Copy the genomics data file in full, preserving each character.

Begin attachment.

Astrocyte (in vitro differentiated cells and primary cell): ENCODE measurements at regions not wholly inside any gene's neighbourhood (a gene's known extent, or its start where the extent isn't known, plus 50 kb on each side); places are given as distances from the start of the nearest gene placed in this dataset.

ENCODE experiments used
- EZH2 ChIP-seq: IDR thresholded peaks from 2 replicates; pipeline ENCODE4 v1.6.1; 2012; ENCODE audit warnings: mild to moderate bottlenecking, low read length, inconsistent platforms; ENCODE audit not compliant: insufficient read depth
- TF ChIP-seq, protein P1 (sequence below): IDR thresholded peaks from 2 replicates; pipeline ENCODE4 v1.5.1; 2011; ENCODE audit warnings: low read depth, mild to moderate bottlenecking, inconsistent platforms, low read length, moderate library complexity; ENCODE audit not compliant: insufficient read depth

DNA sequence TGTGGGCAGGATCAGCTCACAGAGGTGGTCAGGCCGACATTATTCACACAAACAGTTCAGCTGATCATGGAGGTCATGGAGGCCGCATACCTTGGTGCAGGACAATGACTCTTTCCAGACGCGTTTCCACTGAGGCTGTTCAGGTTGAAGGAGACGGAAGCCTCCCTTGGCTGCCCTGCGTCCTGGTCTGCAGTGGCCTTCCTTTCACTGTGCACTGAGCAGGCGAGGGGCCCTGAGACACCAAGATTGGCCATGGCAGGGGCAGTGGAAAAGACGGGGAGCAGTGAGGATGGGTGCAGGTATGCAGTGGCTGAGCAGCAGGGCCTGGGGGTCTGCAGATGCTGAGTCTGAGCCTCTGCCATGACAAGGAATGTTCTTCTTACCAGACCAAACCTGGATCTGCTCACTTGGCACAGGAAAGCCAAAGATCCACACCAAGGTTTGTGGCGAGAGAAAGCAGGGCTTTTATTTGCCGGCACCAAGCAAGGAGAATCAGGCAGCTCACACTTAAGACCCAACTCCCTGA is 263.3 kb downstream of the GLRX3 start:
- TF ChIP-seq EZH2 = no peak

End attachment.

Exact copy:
Astrocyte (in vitro differentiated cells and primary cell): ENCODE measurements at regions not wholly inside any gene's neighbourhood (a gene's known extent, or its start where the extent isn't known, plus 50 kb on each side); places are given as distances from the start of the nearest gene placed in this dataset.

ENCODE experiments used
- EZH2 ChIP-seq: IDR thresholded peaks from 2 replicates; pipeline ENCODE4 v1.6.1; 2012; ENCODE audit warnings: mild to moderate bottlenecking, low read length, inconsistent platforms; ENCODE audit not compliant: insufficient read depth
- TF ChIP-seq, protein P1 (sequence below): IDR thresholded peaks from 2 replicates; pipeline ENCODE4 v1.5.1; 2011; ENCODE audit warnings: low read depth, mild to moderate bottlenecking, inconsistent platforms, low read length, moderate library complexity; ENCODE audit not compliant: insufficient read depth

DNA sequence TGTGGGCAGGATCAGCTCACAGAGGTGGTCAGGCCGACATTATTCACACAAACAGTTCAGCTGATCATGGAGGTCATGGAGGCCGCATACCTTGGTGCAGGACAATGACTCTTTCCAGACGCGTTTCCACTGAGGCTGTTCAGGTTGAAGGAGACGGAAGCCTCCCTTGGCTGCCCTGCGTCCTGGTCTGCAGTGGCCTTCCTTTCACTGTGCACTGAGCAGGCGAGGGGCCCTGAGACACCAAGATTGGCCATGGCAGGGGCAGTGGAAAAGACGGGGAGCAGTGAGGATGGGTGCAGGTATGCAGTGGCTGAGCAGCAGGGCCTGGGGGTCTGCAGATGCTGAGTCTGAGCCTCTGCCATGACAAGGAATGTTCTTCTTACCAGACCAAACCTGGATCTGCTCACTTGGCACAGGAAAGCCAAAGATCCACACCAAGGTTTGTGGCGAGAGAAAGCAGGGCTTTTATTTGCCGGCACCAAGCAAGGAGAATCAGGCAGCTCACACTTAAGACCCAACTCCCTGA is 263.3 kb downstream of the GLRX3 start:
- TF ChIP-seq EZH2 = no peak